The National, Thuresday 19th January 2012
By ISAAC NICHOLAS
THE row over who the legitimate government is came to a head in parliament yesterday after Sir Michael Somare made an unannounced appearance.
It triggered off a heated exchange of words with MPs loyal to Peter O’Neill as Sir Michael walked up to the speaker’s chair to deliver a copy of the Supreme Court order of Dec 12.
The court order had restored Sir Michael as prime minister.
The confrontation forced Deputy Speaker Francis Marus to suspend the sitting after he ordered Sir Michael to leave the parliamentary chamber.
The heated exchanges included one in which Kerowagi MP Guma Wau called Nawaeb MP Timothy Bonga a criminal. Wau pointed a finger at Bonga and challenged him to a fight. But he was stopped by other MPs.
Deputy Prime Minister Belden Namah shouted across the floor to remove the “stranger” (Sir Michael) who he claimed was no longer an MP.
The session started with the morning prayer and Question Time.
NCD Governor Powes Parkop was directing questions at Agriculture Minister Sir Puka Temu on the Trukai rice advertisement on another rice firm that wanted to take over a monopoly over rice production and supply.
It was then that Sir Michael and his group came into the chamber, stood at the back until Parkop completed his questions.
Sir Michael’s group of about 20 MPs then walked to the speaker’s chair where Sir Michael presented the court order.
Bulolo MP Sam Basil raised a point of order that there was a “stranger” on the floor. Sir Michael replied: “Who is the stranger?”
Sir Michael later told the media that the move was to petition the speaker to enforce the Supreme Court ruling in allocating his government members their rightful seats in parliament.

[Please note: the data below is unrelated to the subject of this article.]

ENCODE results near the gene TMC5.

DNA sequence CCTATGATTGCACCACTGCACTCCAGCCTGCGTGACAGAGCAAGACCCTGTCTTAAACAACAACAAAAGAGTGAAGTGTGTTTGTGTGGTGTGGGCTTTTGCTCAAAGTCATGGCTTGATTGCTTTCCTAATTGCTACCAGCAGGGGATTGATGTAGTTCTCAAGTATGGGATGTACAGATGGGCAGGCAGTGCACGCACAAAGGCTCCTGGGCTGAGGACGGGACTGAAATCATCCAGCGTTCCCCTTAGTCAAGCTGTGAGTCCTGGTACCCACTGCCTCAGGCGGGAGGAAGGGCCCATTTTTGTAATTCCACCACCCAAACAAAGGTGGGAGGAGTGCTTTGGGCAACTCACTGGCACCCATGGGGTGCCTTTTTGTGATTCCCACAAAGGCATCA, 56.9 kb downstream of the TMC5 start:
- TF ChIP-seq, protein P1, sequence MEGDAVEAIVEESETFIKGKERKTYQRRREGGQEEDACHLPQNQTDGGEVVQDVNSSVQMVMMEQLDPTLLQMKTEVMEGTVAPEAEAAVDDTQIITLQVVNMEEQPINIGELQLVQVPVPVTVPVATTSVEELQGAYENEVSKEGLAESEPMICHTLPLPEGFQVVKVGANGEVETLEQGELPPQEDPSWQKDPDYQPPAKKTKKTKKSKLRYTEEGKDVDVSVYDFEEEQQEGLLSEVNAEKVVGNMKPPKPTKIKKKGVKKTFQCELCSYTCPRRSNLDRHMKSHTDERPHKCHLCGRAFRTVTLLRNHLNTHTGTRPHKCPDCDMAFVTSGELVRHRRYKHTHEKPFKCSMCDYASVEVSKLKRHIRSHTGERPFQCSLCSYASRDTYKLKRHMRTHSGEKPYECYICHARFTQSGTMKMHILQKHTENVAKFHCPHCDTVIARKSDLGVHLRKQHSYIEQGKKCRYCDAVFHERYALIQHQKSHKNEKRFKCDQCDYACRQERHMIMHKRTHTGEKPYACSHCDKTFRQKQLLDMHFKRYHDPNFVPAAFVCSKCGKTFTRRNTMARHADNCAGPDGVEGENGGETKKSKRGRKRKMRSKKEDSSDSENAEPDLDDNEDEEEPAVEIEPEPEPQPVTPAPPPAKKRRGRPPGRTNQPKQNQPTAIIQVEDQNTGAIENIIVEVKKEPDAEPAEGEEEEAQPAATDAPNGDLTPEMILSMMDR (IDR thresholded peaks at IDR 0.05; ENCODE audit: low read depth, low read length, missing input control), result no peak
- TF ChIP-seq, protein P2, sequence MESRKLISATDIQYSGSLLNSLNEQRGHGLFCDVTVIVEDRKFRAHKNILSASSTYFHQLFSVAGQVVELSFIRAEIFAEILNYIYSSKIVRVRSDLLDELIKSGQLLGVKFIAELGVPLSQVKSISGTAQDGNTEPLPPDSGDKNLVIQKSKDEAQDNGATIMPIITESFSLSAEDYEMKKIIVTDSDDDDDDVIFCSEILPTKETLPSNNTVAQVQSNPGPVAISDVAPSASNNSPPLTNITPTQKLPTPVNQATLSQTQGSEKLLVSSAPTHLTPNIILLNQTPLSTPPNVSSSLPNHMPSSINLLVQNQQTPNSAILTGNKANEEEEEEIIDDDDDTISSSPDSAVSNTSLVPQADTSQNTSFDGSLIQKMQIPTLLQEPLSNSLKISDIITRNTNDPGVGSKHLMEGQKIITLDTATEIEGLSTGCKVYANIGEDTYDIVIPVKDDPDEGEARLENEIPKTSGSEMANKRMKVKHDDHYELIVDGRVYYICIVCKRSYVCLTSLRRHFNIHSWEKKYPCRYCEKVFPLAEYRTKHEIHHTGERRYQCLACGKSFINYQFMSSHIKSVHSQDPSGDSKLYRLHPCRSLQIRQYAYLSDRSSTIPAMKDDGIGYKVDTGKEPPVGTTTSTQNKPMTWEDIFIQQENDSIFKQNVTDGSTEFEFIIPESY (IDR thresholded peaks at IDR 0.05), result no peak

He said he was not a “stranger” after winning nine general elections and serving 44 uninterrupted years as the member for East Sepik.
On Tuesday afternoon, Sir Michael visited the Speaker of Parliament, Jeffery Nape, to urge him to comply with the Supreme Court order of Dec 12, 2011.
He said his group was making a point that they were MPs who should be allocated their rightful places in the house.
Sir Michael was accompanied by the referrer of the Supreme Court reference, East Sepik Governor Peter Wararu and a member of his constituency, Tony Aimo, into the parliamentary chamber.
He said his members merely followed parliamentary procedures by petitioning the acting speaker with the court order so that parliament could comply with.
Prime Minister Peter O’Neill described the action of Sir Michael and his followers as “disgraceful and disrespectful”.
“There are a handful of MPs who stubbornly use the old man in that manner for their own political gain,” O’Neill said.
“You cannot serve court orders in parliament and it is disgraceful because parliament is a separate arm of government.”